SSHRC reviewers said the Global Journalism Innovation Lab "promises to be influential at a time of critical need”
A team of leading scholars and journalists from across Canada and internationally have received a $2.5-million research grant for journalism innovation.
The $2.5 million Partnership Grant from the Social Sciences and Humanities Research Council (SSHRC) will support the development of the Global Journalism Innovation Lab/Lab Mondial d’Innovation en Journalisme, with hubs across Canada and internationally.
The project focuses on explanatory journalism that seeks to provide evidence-based information and perspectives to inform public dialogue and policy action.
The SSHRC grant for journalism innovation in Canada comes against a background of decline in some commercial media and job losses, together with concerns about so-called fake news.
The six-year project is led by University of British Columbia School of Journalism associate professors Alfred Hermida and Mary Lynn Young. It investigates how experimental digital journalism forms can impact civic engagement and policy uptake in partnership with The Conversation Canada and the network of affiliates in Australia, France, the U.K. and the U.S.
This is the second Partnership Grant in two years for UBC Journalism researchers. Last year, associate professor Peter Klein received a $2.5m SSHRC PG grant for the Hidden Costs of Supply Chains collaboration.
The SSHRC reviewers called the Global Journalism Innovation Lab “highly original in its approach,” adding that “it promises to be influential at a time of critical need.”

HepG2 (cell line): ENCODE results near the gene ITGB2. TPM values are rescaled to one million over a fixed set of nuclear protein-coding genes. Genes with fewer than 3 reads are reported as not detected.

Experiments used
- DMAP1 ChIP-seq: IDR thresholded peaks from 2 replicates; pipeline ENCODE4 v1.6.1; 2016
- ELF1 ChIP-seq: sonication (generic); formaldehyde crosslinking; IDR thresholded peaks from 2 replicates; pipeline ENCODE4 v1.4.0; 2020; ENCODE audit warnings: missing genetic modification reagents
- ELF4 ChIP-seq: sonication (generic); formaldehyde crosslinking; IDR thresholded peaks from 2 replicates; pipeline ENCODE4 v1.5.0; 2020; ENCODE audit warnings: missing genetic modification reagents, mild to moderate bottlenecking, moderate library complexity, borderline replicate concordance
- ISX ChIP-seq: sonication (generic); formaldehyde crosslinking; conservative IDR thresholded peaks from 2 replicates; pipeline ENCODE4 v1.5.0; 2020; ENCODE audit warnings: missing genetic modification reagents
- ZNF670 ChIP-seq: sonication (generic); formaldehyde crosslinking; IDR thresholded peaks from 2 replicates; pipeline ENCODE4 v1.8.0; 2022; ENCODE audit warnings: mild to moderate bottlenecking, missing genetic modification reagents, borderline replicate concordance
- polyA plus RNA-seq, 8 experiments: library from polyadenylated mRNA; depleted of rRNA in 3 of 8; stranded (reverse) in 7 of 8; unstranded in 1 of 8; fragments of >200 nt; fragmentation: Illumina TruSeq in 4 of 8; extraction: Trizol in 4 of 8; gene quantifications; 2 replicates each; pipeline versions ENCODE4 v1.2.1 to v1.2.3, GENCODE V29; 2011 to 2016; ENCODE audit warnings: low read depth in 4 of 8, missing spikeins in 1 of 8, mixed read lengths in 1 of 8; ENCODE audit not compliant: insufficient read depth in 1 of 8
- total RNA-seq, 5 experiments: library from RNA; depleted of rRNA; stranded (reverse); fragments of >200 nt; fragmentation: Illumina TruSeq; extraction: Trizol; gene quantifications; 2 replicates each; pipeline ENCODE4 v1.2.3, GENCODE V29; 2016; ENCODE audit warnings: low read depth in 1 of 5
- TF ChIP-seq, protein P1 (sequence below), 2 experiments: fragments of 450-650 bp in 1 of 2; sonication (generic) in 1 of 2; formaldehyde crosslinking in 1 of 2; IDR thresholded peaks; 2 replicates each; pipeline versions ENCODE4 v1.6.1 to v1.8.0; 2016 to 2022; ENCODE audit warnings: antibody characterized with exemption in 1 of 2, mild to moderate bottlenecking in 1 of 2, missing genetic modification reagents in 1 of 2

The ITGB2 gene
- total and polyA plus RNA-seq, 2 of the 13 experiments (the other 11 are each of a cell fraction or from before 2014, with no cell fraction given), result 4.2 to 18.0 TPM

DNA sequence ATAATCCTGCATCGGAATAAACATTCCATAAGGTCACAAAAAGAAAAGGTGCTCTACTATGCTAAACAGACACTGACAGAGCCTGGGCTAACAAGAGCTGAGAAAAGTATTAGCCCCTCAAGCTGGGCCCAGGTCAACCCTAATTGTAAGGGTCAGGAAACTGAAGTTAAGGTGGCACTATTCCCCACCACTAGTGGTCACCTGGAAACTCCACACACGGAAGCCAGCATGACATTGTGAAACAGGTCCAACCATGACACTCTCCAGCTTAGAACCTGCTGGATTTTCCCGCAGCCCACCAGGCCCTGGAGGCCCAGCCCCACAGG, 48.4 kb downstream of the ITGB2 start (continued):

The ambitious project brings together scholars at five universities, journalists at six journalism organizations and professionals from the innovation sector.
As well as the partnership with the national digital journalism non-profit, The Conversation Canada and four of the global network of eight Conversation outlets, other industry partners include The Canadian Press, and NEXT Canada, a national non-profit focused on innovation and entrepreneurship.
The team includes leading scholars from the School of Journalism, the Institute for Critical Indigenous Studies, and the History Department at the University of British Columbia, the Faculty of Communication & Design at Ryerson University, the University of Ottawa Centre for Law, Technology and Society, the University of Regina and the Digital Media Research Centre at Queensland University of Technology in Australia.
Co-investigators include Candis Callison, Daniel Justice and Heidi Tworek (UBC), Vinita Srivastava (The Conversation Canada), Catherine Schryer, Charles Davis, Jessica Mudry, Gene Allen and Frauke Zeller (Ryerson), Elizabeth Dubois and Florian Martin-Bariteau (UOttawa), Gordon Pennycook (Regina), and Jean Burgess and Axel Bruns (QUT).
“The lab brings together a stellar group of researchers and journalists to study ways to disseminate quality journalism content in English and French and fuel the ability of Canadian journalism to innovate digitally,” said Hermida, associate professor and director of the UBC School of Journalism.
“Everyone on this Partnership Grant application was instrumental to its development and success,” said Hermida.
The Partnership Grants from SSHRC are intended to help advance knowledge and understanding on critical issues of intellectual, social, economic and cultural significance.
This story originally appeared on the UBC School of Journalism website and appears here with its permission.